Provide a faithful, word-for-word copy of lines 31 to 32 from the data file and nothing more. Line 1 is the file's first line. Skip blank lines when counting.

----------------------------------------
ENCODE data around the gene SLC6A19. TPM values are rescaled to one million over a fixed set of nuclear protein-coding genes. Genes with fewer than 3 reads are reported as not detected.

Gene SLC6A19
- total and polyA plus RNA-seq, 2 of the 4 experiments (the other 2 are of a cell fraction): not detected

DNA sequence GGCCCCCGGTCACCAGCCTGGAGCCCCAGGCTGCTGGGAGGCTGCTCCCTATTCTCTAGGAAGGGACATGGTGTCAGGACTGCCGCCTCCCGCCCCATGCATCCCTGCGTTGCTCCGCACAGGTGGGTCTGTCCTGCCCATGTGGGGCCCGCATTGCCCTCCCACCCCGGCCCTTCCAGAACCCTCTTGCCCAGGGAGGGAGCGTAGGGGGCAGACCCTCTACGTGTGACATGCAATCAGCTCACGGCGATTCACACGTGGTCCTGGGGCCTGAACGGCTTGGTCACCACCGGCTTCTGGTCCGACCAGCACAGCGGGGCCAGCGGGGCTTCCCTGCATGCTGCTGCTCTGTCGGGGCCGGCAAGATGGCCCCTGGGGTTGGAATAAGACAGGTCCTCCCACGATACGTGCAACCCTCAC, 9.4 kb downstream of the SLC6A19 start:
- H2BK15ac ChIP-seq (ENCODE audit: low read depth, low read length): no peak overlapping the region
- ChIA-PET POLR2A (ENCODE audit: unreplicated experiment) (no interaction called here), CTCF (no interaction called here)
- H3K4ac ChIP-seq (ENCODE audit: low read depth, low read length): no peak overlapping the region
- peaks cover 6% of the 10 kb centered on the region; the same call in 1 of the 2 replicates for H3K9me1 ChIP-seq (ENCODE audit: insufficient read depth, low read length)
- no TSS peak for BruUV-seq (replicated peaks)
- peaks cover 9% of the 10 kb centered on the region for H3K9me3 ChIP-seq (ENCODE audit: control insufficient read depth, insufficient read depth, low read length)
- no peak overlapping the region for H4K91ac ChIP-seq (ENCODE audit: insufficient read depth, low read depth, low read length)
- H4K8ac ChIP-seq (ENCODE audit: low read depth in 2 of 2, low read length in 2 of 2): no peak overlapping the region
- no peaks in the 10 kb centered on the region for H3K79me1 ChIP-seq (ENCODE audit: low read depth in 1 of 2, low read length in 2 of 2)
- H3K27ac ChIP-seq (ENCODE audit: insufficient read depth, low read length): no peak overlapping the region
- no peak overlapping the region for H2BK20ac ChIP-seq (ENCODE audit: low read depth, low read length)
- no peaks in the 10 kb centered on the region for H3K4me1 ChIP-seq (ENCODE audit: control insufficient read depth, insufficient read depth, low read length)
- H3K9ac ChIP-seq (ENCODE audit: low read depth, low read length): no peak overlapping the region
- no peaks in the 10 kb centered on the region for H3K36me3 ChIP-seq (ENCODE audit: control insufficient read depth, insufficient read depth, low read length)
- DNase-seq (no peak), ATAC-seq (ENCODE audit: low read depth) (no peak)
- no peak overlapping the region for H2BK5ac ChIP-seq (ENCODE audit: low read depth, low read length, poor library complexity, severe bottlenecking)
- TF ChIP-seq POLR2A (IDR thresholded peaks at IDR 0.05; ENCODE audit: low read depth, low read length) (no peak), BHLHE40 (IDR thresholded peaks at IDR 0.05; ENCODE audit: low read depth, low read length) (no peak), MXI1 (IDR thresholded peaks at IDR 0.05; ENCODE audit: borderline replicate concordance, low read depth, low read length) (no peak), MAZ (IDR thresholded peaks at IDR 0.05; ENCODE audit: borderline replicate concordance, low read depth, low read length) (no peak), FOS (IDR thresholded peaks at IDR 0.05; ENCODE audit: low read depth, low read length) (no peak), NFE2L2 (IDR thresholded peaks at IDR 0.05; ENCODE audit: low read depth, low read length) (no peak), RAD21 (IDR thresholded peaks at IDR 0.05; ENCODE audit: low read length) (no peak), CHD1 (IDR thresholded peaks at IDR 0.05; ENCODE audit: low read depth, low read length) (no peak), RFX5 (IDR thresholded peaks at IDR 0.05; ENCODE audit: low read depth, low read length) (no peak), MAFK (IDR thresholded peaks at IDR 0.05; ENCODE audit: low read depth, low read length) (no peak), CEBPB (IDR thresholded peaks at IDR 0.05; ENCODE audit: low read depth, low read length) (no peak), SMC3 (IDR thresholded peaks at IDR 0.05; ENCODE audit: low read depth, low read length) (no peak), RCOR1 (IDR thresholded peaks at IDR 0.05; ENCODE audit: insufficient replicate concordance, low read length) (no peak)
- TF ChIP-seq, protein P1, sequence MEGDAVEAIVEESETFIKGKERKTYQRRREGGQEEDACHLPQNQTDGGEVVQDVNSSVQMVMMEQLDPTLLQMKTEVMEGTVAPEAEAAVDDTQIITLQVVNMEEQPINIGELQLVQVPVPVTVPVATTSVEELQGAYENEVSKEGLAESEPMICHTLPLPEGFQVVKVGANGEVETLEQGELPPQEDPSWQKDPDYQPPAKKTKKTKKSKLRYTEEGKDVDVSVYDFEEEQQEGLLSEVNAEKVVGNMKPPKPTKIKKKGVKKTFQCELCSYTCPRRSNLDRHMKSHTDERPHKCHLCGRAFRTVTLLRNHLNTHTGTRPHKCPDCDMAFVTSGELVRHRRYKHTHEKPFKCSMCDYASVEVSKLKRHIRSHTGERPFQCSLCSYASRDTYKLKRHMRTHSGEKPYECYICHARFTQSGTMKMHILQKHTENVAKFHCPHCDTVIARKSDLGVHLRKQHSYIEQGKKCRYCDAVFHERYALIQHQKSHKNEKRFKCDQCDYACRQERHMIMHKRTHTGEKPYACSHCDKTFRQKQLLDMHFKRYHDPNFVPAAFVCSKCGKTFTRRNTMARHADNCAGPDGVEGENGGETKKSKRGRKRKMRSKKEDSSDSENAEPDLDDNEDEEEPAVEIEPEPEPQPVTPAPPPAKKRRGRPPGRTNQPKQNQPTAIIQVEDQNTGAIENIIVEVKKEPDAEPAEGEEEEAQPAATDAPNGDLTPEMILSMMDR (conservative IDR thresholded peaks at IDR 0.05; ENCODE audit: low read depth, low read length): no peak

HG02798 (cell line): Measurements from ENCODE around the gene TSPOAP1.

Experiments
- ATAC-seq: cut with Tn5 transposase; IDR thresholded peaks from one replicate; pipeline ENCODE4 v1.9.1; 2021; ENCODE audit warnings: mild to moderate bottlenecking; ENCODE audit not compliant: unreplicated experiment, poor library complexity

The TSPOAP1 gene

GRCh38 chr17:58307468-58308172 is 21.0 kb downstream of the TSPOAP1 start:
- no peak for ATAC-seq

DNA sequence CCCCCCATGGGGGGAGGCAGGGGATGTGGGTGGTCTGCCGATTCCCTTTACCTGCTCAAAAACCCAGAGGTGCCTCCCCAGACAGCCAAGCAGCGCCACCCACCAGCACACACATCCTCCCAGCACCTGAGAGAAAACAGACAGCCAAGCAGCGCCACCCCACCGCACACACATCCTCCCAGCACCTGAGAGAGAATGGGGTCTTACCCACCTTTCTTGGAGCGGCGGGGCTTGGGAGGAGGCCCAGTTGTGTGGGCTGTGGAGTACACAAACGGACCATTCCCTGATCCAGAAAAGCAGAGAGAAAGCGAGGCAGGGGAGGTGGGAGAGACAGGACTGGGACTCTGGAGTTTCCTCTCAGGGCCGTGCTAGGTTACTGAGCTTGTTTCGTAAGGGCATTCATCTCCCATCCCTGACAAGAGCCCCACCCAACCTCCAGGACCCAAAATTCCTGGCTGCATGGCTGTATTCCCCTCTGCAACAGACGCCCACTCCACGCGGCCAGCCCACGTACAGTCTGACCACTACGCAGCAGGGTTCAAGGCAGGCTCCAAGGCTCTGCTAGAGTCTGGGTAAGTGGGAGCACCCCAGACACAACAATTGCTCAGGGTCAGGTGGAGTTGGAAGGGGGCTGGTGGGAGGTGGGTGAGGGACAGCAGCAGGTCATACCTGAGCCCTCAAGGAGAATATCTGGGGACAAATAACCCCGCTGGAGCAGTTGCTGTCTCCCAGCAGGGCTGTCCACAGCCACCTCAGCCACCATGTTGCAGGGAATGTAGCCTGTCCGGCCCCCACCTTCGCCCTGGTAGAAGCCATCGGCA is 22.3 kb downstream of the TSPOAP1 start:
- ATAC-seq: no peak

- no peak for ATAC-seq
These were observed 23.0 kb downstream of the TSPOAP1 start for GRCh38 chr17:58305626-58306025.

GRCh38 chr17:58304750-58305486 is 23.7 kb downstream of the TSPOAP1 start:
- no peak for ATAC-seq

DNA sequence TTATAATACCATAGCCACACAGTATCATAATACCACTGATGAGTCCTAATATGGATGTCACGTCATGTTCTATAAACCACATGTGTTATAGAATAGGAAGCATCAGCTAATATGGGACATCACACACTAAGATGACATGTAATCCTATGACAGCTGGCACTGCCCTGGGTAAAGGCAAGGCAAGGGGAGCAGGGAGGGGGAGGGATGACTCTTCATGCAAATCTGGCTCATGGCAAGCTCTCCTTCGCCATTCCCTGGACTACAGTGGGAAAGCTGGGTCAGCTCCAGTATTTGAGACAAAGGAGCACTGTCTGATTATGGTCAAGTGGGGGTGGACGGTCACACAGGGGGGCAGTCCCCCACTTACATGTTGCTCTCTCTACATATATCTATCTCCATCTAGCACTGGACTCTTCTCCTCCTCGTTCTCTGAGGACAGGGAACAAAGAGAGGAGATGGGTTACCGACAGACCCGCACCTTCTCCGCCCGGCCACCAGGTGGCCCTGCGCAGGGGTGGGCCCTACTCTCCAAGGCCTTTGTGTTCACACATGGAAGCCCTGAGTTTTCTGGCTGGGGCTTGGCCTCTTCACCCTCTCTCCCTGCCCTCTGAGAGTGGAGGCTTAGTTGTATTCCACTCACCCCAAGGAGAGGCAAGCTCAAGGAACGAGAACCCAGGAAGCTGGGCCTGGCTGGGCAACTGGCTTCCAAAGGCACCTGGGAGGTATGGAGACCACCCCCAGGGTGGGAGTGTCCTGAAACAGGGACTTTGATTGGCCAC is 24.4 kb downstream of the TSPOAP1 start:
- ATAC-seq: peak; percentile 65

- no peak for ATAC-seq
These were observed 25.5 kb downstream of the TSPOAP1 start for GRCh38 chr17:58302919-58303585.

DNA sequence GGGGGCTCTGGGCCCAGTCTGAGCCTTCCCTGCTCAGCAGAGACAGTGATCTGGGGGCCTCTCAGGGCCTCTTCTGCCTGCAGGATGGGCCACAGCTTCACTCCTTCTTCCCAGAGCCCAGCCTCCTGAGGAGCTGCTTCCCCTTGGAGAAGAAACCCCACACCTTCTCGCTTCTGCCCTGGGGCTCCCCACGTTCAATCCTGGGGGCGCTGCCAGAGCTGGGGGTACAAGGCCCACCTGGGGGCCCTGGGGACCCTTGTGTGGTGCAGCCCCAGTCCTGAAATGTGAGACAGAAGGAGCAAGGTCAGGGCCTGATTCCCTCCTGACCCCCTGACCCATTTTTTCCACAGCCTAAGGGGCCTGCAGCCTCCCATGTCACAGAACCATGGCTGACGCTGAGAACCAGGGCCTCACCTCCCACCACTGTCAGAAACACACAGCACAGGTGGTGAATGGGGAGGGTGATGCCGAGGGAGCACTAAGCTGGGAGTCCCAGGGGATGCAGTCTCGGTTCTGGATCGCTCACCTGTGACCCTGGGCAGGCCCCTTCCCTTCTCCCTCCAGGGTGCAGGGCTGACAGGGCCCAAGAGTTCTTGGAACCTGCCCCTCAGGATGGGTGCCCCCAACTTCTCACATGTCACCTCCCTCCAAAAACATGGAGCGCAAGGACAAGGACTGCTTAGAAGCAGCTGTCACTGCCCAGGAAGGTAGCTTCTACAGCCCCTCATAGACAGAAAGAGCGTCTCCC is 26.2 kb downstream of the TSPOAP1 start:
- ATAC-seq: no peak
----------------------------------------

- no peak for ATAC-seq
These were observed 23.0 kb downstream of the TSPOAP1 start for GRCh38 chr17:58305626-58306025.